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Identification of the Neurobiological Basis of Hemodynamic Responses Correlated with Cognitive Stroop Task Performance After an Acute Bout of Aerobic Exercise

Description: Cardiovascular activities may increase the brain blood flow improving neuronal activities leading to improved cognition. Consequently, the effects of an acute bout of moderate intensity aerobic exercise on brain hemodynamics and its correlation with cognitive color-word Stroop task performance were tested. The Stroop tasks were congruent (color matches word) and incongruent (color does not match word). Prefrontal (PFC) and motor cortex (MC) blood flow was recorded by fNIRS (functional near-infrared spectroscopy) while the subject was performing the Stroop tasks before and after the 30 minutes of exercise or equivalent time of rest controls (checking for practice effects). Ninety human subjects of age 24± 6, 20 ADHD (attention-deficit hyper-activity disorder), 27 High-BMI (>25), 29 males were recruited. Reaction time ‘RT' decreased (p<0.05) after exercise for both the congruent (12%) and incongruent (10%) Stroop tasks, compared to 8% with practice alone. Accuracy did not change after practice or exercise. HR changes after exercise correlated (p<0.05) with better accuracy and faster RT for the incongruent Stroop task. In general, a metabolic lag occurred in the neuronal deoxy- hemoglobin (Hb) signals behind the systemic oxy-Hb signals. PFC showed the highest effect sizes of Stroop task-responsive systemic hemodynamic changes compared to baseline irrespective of rest or exercise. Yet, PFC showed most significant (p<0.001) neuronal hemodynamic changes between the before and after exercise sessions, and these changes were opposite for right and left PFC, and opposite for congruent and incongruent Stroop tasks. Correlating the RT and mistakes with hemodynamics for both the Stroop tasks revealed that, after exercise, neuronal hemodynamic changes occurred at both PFC and MC associated with faster RT (p<0.05), and systemic hemodynamic responses occurred at PFC correlated (p<0.05) with mistakes. Overall, it was concluded that exercise changed the neuronal hemodynamic changes affecting speed; however, neuronal metabolic changes did not occur sufficiently to help ...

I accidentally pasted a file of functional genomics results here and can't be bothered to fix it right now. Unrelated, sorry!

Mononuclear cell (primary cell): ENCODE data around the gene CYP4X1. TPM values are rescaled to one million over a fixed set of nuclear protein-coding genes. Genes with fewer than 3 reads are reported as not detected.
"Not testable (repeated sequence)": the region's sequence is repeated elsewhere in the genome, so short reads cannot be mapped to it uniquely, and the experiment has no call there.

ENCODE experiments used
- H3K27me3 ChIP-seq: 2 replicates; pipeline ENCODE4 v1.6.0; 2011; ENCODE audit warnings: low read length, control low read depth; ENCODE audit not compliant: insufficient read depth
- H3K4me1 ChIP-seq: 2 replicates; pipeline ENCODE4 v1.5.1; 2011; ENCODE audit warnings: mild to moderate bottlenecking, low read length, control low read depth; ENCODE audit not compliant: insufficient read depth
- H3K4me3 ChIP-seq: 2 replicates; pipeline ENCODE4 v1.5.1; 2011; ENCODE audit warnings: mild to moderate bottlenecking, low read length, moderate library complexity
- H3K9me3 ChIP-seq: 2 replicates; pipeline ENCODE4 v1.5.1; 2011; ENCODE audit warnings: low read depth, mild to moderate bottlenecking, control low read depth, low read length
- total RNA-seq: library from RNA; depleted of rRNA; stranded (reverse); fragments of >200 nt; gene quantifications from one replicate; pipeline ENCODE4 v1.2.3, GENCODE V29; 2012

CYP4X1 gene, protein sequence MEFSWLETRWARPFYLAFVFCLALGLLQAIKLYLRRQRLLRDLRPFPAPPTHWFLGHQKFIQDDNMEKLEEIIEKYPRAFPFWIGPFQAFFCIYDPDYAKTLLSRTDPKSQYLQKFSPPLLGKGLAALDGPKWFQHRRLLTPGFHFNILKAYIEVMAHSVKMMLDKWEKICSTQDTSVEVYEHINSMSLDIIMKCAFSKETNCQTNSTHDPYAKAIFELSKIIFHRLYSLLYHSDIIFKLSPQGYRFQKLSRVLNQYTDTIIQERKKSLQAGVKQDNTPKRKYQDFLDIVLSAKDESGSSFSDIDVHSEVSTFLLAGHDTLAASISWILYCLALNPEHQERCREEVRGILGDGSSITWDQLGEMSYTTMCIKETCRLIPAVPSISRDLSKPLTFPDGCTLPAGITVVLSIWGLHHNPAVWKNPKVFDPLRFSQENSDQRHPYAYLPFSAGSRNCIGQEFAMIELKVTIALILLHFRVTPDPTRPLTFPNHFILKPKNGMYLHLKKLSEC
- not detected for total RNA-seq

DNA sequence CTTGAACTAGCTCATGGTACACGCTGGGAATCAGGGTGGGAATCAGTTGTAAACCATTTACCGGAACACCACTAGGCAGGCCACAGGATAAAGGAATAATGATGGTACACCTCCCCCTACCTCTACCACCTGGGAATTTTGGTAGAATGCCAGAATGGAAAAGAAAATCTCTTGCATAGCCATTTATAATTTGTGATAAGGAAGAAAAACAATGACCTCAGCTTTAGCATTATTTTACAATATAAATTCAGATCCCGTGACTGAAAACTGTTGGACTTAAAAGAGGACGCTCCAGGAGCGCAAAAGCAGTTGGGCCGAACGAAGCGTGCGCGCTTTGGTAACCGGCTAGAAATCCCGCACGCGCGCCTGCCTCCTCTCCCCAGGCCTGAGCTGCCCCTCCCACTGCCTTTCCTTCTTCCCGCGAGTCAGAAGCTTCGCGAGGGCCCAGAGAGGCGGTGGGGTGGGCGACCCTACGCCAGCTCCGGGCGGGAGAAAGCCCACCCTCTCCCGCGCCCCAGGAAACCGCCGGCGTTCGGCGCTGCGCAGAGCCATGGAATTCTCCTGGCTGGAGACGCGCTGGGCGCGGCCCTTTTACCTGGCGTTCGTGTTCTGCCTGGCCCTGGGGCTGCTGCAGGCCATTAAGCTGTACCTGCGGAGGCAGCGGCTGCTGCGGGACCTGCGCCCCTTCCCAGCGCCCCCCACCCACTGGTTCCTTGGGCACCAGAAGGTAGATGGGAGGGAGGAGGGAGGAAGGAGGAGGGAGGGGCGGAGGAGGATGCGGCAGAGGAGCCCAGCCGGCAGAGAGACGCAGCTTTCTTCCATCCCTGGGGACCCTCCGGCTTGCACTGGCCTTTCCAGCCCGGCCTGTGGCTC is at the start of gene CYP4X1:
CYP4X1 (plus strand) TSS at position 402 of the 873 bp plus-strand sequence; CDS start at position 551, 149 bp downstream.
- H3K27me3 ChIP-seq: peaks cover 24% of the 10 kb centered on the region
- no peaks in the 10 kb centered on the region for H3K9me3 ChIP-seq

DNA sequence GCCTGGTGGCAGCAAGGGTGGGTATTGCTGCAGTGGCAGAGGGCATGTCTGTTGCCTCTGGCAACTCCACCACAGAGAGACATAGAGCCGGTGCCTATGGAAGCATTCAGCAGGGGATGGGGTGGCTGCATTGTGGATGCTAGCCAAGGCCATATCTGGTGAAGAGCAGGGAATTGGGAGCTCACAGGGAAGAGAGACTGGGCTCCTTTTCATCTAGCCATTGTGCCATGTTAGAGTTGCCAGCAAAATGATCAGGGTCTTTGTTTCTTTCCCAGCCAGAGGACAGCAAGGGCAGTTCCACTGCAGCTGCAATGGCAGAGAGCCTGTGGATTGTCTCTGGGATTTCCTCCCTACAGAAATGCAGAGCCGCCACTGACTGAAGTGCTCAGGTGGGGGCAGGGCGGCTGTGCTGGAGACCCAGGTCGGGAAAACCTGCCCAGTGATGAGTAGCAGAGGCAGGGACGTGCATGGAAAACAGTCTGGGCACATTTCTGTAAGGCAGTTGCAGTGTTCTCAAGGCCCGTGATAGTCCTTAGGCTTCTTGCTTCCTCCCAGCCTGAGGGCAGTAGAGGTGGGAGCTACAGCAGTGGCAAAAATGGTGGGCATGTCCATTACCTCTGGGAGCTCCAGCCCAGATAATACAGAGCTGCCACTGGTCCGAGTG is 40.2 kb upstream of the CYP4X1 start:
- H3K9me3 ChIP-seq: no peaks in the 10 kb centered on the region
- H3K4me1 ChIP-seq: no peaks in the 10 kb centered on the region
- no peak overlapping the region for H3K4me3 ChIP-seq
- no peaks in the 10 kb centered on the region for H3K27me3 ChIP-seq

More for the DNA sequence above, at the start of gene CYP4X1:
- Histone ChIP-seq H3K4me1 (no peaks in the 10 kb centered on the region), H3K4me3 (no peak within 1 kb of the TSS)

Date: May 2018
Creator: Pal, Amrita
Partner: UNT Libraries

DOE EPSCoR Initiative in Structural and computational Biology/Bioinformatics

Description: The overall goal of the DOE EPSCoR Initiative in Structural and Computational Biology was to enhance the competiveness of Vermont research in these scientific areas. To develop self-sustaining infrastructure, we increased the critical mass of faculty, developed shared resources that made junior researchers more competitive for federal research grants, implemented programs to train graduate and undergraduate students who participated in these research areas and provided seed money for research projects. During the time period funded by this DOE initiative: (1) four new faculty were recruited to the University of Vermont using DOE resources, three in Computational Biology and one in Structural Biology; (2) technical support was provided for the Computational and Structural Biology facilities; (3) twenty-two graduate students were directly funded by fellowships; (4) fifteen undergraduate students were supported during the summer; and (5) twenty-eight pilot projects were supported. Taken together these dollars resulted in a plethora of published papers, many in high profile journals in the fields and directly impacted competitive extramural funding based on structural or computational biology resulting in 49 million dollars awarded in grants (Appendix I), a 600% return on investment by DOE, the State and University.
Date: February 21, 2008
Creator: Wallace, Susan S.
Partner: UNT Libraries Government Documents Department